The United States thinks of itself as the greatest country in the world. Maybe even the greatest of all-time. Because of this awesomeness, it believes it has the right, if not the obligation, to tell the rest of the world what to do. Yay America.
Those of us who were raised in the United States were taught that this country is the most exceptional country in the world. We are "the best and the brightest," have the world's greatest democracy and by far the best standard of living. Except it's not true.
St. Pete for Peace has done extensive research to compare the status of the United States to other countries with some surprising results. By clicking on the links on the American Exceptionalism Report Card below, you can review the source of the data and read in more detail about each category.
American exceptionalism, manifest destiny, and the notion that the U.S. is God's chosen country, has made a comeback.
In fact, in the context of the current anti-Russia climate, the Washington establishment is whipping people into a pro-America hysteria that much of the country has seemingly bought into.
Ironically started in 1929 by Soviet leader Joseph Stalin as a condemnation of the American working class' unwillingness to foment revolution, the expression "American exceptionalism" has only recently become the rallying cry of cheerleaders for the U.S.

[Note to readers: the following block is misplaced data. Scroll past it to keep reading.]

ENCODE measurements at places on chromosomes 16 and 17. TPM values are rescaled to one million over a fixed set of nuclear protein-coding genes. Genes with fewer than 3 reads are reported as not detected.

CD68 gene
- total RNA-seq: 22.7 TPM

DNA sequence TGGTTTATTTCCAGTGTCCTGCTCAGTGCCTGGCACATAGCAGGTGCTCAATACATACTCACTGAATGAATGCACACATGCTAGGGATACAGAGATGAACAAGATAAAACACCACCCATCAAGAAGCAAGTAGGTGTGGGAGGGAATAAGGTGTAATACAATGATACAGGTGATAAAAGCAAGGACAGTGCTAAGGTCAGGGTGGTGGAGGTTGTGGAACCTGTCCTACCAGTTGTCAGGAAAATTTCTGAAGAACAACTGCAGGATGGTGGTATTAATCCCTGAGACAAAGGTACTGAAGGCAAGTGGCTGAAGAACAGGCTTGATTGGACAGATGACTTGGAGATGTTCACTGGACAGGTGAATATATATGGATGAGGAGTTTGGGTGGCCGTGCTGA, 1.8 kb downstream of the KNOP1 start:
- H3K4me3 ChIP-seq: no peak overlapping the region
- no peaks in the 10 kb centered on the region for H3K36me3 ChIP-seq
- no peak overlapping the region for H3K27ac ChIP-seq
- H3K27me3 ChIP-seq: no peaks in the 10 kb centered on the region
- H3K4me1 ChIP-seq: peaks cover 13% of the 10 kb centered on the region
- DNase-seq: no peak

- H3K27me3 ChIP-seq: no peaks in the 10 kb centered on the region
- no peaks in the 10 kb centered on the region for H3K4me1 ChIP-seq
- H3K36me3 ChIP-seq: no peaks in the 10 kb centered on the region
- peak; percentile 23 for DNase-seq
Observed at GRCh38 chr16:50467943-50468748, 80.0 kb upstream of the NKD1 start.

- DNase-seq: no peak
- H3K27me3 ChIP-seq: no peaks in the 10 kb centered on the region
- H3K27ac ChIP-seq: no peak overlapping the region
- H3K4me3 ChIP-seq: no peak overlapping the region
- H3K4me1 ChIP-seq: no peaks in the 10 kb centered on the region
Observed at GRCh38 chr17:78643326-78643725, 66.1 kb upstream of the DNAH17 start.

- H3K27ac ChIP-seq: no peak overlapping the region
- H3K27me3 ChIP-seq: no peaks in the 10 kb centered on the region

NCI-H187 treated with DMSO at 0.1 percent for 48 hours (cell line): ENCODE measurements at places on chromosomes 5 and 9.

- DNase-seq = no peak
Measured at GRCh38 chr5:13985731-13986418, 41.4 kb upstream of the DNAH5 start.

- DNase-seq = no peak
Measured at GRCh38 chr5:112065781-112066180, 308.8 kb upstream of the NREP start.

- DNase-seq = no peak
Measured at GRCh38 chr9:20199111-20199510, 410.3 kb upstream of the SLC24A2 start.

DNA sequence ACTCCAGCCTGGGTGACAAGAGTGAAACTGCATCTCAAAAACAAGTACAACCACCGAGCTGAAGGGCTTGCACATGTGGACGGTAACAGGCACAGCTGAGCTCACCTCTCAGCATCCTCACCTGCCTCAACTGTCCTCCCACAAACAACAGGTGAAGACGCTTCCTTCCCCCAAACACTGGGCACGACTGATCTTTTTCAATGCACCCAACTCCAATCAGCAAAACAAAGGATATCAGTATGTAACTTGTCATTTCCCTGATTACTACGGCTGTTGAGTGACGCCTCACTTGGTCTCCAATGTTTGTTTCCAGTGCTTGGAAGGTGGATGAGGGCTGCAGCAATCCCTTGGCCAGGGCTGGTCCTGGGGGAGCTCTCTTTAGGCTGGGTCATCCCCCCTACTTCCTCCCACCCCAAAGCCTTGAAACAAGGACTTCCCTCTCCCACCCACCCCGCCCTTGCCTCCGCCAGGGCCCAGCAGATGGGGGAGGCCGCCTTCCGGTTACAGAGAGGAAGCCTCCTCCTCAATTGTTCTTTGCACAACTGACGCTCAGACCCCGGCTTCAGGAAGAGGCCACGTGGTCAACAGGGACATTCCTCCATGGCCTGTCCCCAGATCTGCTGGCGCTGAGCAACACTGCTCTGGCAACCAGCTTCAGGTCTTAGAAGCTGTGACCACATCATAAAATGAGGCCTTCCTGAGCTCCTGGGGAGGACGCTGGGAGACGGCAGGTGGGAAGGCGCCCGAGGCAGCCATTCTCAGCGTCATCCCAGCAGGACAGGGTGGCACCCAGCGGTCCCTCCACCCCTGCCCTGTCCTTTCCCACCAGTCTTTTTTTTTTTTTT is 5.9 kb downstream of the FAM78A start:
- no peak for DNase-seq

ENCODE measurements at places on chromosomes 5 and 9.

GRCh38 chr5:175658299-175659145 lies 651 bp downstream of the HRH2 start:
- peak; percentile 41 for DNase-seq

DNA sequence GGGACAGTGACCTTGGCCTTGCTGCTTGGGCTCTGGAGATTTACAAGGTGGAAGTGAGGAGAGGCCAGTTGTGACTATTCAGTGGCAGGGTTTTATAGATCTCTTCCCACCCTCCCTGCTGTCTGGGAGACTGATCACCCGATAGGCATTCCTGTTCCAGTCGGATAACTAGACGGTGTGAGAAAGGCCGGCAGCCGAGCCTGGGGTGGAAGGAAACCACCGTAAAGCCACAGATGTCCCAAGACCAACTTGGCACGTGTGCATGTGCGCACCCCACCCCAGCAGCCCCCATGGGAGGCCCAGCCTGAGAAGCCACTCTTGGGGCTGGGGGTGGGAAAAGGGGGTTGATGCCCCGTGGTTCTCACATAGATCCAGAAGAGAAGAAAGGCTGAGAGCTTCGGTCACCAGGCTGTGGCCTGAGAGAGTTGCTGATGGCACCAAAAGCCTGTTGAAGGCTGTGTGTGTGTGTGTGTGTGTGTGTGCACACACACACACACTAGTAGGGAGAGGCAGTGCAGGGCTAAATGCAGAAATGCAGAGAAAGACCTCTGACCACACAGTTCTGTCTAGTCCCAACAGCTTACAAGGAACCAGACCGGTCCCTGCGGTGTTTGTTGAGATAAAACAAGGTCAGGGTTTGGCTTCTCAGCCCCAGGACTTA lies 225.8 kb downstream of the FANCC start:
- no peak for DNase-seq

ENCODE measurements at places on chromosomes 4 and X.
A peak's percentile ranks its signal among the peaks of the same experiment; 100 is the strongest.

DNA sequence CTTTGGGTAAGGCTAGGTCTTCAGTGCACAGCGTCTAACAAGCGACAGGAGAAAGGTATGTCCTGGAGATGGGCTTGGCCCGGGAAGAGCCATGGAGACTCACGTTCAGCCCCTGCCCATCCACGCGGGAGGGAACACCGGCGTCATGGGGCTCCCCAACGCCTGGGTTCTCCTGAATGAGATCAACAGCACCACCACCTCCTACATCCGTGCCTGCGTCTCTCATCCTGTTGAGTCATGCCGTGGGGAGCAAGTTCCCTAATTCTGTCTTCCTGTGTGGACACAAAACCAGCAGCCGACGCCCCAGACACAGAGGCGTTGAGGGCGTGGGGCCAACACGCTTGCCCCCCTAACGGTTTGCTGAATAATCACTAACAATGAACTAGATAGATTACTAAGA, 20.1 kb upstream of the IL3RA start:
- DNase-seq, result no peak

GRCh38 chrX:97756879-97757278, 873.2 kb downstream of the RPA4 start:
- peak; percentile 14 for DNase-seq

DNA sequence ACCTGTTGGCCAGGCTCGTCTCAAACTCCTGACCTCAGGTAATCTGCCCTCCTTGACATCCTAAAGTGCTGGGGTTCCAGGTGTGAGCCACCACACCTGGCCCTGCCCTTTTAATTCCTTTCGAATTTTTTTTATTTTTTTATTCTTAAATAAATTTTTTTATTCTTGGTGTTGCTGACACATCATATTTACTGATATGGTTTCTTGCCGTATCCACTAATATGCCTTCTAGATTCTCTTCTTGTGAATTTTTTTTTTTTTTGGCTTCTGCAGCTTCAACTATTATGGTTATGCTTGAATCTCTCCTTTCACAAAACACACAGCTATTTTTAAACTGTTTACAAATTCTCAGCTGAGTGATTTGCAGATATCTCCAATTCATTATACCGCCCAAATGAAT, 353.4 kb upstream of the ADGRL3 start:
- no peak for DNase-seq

Used as a justification for the U.S. to militarily intervene in foreign countries in order to 'bring liberty and democracy to the rest of the world', the U.S. neoconservative movement made the phrase go viral leading up to the 2012 presidential elections. Now, the expression, and the sentiments behind it have become so prevalent that if you dare utter doubt that the U.S. is exceptional you run the risk of being labeled un-American.
"Peel a few layers back and the rise of faith in American exceptionalism doesn't evince superiority. It indicates fear." -- Terrence McCoy
This information is not intended to be a negative reflection of America as much as it is a reality check. The belief in U.S. international superiority is based on wishful thinking rather than the truth. Instead of continuing to fall behind, we have an opportunity to face our deficiencies and learn from other countries. Are America's best days behind her? This may be true if we refuse to acknowledge our true place in the world.
Check out the entire American Exceptionalism Report Card and see if you agree with George Carlin who once famously said, "It's called the American Dream because you have to be asleep to believe it."
Melissa Baird contributed to this article.